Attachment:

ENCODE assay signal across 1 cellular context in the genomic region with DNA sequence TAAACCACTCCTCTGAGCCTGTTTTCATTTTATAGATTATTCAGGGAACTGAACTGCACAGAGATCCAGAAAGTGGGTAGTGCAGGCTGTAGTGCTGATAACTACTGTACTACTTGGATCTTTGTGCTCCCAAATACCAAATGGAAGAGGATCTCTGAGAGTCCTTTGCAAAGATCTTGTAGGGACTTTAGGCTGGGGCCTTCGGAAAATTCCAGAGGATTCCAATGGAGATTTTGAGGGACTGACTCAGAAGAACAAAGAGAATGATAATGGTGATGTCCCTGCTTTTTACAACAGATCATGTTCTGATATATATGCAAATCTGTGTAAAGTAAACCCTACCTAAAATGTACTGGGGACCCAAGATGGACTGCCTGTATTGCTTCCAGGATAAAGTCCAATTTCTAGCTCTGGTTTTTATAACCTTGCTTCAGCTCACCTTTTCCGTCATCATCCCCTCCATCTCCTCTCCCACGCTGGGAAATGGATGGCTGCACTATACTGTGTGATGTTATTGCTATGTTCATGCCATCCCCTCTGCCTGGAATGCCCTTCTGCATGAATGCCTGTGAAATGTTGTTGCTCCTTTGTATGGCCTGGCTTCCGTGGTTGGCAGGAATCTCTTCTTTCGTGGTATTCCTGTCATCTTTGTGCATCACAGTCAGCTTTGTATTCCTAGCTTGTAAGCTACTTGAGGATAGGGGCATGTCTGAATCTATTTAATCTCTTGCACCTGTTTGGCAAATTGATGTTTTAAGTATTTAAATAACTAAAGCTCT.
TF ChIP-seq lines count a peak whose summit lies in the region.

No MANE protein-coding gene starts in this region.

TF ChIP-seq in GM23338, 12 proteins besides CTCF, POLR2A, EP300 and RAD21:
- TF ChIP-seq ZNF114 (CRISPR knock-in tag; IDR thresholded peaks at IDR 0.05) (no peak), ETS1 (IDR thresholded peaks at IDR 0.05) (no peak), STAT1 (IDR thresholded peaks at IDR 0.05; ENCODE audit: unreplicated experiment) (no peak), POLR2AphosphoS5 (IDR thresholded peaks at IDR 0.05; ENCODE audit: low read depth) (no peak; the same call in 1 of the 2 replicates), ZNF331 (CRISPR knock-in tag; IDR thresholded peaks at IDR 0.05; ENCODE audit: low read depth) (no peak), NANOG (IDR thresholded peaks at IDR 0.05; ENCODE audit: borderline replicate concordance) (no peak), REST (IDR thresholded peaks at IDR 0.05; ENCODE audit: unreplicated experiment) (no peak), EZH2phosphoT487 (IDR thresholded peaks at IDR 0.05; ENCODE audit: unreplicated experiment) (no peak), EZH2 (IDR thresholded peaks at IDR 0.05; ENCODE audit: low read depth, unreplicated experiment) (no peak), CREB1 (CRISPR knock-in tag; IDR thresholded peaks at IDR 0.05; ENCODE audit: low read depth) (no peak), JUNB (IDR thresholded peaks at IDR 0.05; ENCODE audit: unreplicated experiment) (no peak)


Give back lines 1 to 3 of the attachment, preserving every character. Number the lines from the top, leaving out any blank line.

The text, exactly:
ENCODE assay signal across 1 cellular context in the genomic region with DNA sequence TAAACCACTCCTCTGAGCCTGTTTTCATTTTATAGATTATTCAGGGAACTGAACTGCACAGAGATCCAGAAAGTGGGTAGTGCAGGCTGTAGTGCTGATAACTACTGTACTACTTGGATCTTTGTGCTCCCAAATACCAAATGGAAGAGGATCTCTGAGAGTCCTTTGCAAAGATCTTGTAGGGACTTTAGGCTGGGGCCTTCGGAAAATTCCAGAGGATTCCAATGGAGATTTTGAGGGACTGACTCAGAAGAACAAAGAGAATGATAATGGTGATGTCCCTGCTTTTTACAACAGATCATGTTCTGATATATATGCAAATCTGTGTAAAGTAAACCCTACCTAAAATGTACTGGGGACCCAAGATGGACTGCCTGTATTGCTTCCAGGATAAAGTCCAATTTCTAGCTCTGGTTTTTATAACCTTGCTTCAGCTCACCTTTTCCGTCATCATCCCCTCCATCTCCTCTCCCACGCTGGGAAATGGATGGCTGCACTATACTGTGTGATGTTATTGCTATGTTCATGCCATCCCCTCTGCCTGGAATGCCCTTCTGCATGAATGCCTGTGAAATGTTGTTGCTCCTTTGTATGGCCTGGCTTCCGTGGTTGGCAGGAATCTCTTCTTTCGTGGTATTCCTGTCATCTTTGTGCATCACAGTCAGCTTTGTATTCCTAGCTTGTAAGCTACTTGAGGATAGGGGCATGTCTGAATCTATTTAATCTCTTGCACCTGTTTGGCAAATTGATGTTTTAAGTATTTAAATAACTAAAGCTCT.
TF ChIP-seq lines count a peak whose summit lies in the region.

No MANE protein-coding gene starts in this region.